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Introducing the National Inquiry into Missing and Murdered Indigenous Women and Girls Logo

by pmnationtalk on August 29, 2017204 Views

August 28, 2017 VANCOUVER – Today we unveil the final design for the logo used by the National Inquiry into Missing and Murdered Indigenous Women and Girls.

Since the launch of the National Inquiry in September 2016, the development of a brand and a logo that honours all Indigenous people in our country has been an ongoing project for the Commissioners and staff. The logo will serve to help establish the National Inquiry’s identity and tell the public who we are and who we represent.

The logo chosen to represent the National Inquiry revisits the traditional roots of female Indigenous expression and empowerment. There is not one particular image that represents all Indigenous people. This is why the combination of three symbols representing First Nations, Metis and Inuit traditions was vital to us.

“While it was a hard decision to choose one design to represent the National Inquiry, we are so encouraged by the careful thought and artistry put into the logo by Meky Ottawa. Her design combines the traditional symbols of First Nations, Metis, and Inuit women and leaves a strong sense of empowerment in all of us. We thank everyone at Beesum Communications for their valuable insight and artistic expression,” Chief Commissioner Buller said.

First Nations women have always been story tellers through the shell work, beadwork and weaving patterns they have passed down from generation to generation. While design differs across the nation, floral prints are often used by First Nations women on custom made regalia and ceremonial outfits including on footwear such as moccasins. The vamp, where the beadwork is laid out is considered to be the most sacred piece of a moccasin.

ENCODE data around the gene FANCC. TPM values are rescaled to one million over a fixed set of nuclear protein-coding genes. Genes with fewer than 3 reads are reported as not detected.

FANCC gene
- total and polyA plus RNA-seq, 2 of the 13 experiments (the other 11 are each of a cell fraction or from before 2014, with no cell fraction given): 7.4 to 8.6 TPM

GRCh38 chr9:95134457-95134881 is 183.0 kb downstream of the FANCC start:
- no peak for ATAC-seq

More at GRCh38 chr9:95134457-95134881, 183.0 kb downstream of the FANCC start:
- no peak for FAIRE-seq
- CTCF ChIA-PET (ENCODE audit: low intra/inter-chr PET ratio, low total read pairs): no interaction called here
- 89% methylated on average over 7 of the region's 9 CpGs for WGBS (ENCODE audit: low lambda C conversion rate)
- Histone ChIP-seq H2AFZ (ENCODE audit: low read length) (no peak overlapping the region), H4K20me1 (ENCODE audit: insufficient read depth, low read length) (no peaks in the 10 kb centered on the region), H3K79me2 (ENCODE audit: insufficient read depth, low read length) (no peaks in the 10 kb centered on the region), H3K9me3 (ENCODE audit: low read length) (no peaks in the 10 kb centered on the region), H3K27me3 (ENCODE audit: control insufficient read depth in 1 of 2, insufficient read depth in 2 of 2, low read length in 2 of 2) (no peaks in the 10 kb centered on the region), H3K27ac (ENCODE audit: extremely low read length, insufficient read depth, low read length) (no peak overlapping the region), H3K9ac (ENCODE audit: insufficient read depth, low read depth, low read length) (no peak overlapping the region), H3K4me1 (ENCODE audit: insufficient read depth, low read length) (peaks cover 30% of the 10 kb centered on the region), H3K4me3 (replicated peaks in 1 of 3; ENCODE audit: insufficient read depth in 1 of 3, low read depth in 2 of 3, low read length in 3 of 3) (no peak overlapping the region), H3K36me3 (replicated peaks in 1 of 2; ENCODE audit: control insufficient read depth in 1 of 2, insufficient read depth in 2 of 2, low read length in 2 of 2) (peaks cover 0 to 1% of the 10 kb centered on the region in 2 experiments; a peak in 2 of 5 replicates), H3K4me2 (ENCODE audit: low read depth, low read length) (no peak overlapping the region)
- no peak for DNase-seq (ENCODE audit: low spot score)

The National Inquiry honours Metis women by using “dot art” within the flower and leaves of our logo.

This traditional practice emphasizes symmetry, balance, and harmony. The use of the connected lines also represents our interconnectedness to each other.

The black lines and dots that tie it all together represent the traditional tattoos of Inuit women. A girl was often gifted with a tattoo to mark her entrance of coming into womanhood. Many of the designs symbolize the womb, feminine empowerment, and family.

Lead artist Meky Ottawa did an excellent job by weaving the symbols together and honours all Indigenous women, girls, and LGBTQ2S in this simple yet elegant piece of art.

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Released by: National Inquiry Communications 604-561-8520

Email: b.bolton@mmiwg-ffada.ca or media@mmiwg-ffada.ca

NT5

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